There have been changes in the criminal methods used by offenders, with the use of new technologies becoming increasingly common.
July 30 marks World Day Against Trafficking in Persons. Twenty-one years after the signing of the Palermo Protocol, which helped to establish an internationally accepted definition and put the issue of trafficking on the international agenda, progress in the fight against this human trafficking is globally evident. Today, many countries have enacted strict laws against this crime, which have led to increased efforts to investigate, arrest and prosecute offenders, and give the right of victims to assistance and care based on their human rights and vulnerabilities. There is also an international approach to responding to trafficking, which often crosses national borders.
Unfortunately, despite the efforts to curb its spread, human trafficking remains a very lucrative crime and, in some cases, difficult to investigate, with high rates of impunity and a large number of undetected cases. Because of these barriers, it is attractive to perpetrators and a significant challenge for states and societies. The United Nations Office on Drugs and Crime (UNODC) reported that in 2018, around a third of the total number of trafficking victims in the world were minors, with Central America and the Caribbean being two of the three regions with the highest number of detected cases of trafficking for sexual exploitation of children and adolescents.
The COVID-19 pandemic has caused systemic inequalities and the vulnerability of children and adolescents to increase. Poverty, loss of employment, and school closures, among other factors, have exacerbated the risks of exploitation and abuse. At the same time, there have been changes in the criminal methods used by offenders, with the use of new technologies becoming increasingly common.
Through social media, encrypted instant messaging platforms, the deep web, the use of cryptocurrencies, and the development of computer systems to facilitate the commission of the crime, perpetrators remain anonymous while carrying out their misdeeds. They can engage in real-time but encrypted communications, reach a wider audience of victims and perpetrators, and monitor victims remotely. Technology has permeated all phases of child sexual exploitation, from the recruitment and exploitation of the victim to blackmailing with information, photos, and videos.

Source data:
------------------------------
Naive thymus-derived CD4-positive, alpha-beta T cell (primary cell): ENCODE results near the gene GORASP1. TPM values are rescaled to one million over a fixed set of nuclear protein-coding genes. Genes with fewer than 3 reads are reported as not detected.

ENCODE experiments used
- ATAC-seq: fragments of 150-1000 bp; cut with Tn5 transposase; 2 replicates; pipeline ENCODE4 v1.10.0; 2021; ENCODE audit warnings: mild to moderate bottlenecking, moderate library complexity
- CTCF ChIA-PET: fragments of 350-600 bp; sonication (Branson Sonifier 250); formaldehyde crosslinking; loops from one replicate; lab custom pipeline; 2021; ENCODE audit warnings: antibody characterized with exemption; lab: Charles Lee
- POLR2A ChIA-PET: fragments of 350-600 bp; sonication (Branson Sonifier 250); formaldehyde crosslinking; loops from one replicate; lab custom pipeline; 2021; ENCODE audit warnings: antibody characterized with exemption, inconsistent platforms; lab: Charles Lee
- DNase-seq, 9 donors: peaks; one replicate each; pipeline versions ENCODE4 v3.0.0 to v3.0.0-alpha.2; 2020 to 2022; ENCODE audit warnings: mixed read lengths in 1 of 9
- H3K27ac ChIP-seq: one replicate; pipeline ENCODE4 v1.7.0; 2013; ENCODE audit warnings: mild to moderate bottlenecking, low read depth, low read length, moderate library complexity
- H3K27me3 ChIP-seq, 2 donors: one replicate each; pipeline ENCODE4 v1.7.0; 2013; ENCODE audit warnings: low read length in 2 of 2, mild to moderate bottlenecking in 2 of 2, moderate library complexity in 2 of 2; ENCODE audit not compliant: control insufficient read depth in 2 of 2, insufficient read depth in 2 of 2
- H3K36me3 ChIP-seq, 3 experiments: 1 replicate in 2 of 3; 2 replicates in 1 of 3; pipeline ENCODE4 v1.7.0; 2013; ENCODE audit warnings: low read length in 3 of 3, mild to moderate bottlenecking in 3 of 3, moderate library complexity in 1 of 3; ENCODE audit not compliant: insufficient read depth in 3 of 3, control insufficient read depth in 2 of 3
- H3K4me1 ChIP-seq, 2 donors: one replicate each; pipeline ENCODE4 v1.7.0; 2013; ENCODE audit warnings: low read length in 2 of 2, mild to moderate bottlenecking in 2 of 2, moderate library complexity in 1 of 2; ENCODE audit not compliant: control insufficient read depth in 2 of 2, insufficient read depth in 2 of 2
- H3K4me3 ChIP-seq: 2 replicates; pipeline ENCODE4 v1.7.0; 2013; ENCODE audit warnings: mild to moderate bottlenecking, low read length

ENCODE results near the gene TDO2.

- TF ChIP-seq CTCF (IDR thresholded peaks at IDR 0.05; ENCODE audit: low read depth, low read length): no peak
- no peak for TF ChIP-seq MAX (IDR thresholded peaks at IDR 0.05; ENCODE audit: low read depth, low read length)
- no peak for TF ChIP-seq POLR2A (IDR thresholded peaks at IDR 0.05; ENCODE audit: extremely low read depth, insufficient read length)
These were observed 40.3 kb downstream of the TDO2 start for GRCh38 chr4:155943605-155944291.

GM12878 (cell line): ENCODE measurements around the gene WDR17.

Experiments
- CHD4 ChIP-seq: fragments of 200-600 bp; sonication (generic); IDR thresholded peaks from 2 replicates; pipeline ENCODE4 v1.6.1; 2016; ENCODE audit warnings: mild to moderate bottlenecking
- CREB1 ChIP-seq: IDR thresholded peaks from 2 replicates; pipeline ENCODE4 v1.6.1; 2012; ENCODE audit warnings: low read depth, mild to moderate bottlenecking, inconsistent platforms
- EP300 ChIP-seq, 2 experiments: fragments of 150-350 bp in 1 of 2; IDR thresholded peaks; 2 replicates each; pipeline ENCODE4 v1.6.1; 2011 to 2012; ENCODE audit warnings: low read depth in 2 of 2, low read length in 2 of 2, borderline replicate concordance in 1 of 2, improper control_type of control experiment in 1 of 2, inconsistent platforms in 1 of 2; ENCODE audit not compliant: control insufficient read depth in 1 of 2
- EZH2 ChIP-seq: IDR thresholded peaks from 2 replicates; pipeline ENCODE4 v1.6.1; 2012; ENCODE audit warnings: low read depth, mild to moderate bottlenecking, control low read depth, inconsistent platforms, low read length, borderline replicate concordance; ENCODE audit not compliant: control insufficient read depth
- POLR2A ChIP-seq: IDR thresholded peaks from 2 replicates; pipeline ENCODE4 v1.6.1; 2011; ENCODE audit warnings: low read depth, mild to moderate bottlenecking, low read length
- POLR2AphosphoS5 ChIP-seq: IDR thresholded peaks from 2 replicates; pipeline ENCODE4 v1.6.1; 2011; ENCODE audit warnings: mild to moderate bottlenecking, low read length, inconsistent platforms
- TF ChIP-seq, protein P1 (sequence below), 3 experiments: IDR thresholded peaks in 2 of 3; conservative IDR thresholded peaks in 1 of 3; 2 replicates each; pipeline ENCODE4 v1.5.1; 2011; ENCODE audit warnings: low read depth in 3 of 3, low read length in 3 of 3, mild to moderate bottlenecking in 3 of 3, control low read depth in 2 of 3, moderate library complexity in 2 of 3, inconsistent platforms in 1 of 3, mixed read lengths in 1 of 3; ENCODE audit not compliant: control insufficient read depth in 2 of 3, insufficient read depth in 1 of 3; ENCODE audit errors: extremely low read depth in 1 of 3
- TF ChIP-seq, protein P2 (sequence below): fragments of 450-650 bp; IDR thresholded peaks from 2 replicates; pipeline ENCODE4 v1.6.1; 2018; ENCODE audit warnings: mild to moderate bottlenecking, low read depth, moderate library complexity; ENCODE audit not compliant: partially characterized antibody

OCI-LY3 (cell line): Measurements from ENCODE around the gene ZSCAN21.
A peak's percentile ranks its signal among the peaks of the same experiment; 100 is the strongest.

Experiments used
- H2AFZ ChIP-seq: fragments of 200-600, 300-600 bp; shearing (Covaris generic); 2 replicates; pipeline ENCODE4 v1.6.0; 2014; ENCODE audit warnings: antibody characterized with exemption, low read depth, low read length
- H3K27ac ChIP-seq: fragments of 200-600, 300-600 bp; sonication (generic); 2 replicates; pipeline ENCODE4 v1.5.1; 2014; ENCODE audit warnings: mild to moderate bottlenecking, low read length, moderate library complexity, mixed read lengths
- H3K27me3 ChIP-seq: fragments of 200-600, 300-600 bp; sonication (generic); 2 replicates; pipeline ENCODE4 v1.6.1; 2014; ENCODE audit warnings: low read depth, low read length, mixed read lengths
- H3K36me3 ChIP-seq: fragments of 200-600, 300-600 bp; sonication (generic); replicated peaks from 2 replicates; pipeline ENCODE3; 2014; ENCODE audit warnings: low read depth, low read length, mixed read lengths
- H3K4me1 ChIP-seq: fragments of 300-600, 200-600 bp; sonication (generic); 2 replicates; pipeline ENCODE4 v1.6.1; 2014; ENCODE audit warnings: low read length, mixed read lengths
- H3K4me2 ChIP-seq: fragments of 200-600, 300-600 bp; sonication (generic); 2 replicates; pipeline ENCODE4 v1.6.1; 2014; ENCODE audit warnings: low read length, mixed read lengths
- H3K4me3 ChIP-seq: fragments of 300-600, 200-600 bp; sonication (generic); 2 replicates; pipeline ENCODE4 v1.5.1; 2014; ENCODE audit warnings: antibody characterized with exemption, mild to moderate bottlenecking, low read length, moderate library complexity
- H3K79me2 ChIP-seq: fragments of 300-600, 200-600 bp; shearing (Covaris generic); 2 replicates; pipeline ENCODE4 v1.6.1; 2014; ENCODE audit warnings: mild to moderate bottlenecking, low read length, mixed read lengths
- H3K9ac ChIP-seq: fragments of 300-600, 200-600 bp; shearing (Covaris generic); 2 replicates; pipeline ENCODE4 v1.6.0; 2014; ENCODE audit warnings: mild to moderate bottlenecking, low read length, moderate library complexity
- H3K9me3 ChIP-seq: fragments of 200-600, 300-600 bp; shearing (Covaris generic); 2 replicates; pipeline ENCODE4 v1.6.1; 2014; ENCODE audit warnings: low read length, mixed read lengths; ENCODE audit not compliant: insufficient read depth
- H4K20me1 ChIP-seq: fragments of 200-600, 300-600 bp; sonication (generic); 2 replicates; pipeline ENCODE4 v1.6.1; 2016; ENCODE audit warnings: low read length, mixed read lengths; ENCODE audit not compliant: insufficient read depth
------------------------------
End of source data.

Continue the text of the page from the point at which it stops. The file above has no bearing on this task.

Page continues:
While virtual spaces offer criminals a shield behind which they feel safe to operate with near impunity, technology also presents an opportunity for authorities to combat child trafficking. It can provide evidence for investigations and prosecutions, generate information on identities, roles, structures; locations and activities of suspects, as well as track electronic financial transactions carried out by criminals.
Continuous training of authorities in advancing areas of technology, investment in technological equipment and human resources, and the updating of regulatory frameworks to allow the use of digital evidence as a means of proof to facilitate law enforcement are imperative. Moreover, technology service providers need to improve their capacity to collaborate with authorities by providing information on potential cases and criminals operating on their platforms.
Since the perpetrators of the different actions that make up the crime are often spread across international borders, it is also urgent to cooperate to assist and protect victims of human trafficking and develop international and multilateral investigations. This creates additional challenges in terms of victim protection, assistance, and the application of the principle of non-criminalization of victims.
We face significant challenges in the fight against human trafficking, especially in children and adolescents. All parts of society are called upon to play a leading role in protecting and guaranteeing children's rights, particularly vulnerable amid a global pandemic.
By Michel Klein Solomon, Regional Director for Central, North America, and the Caribbean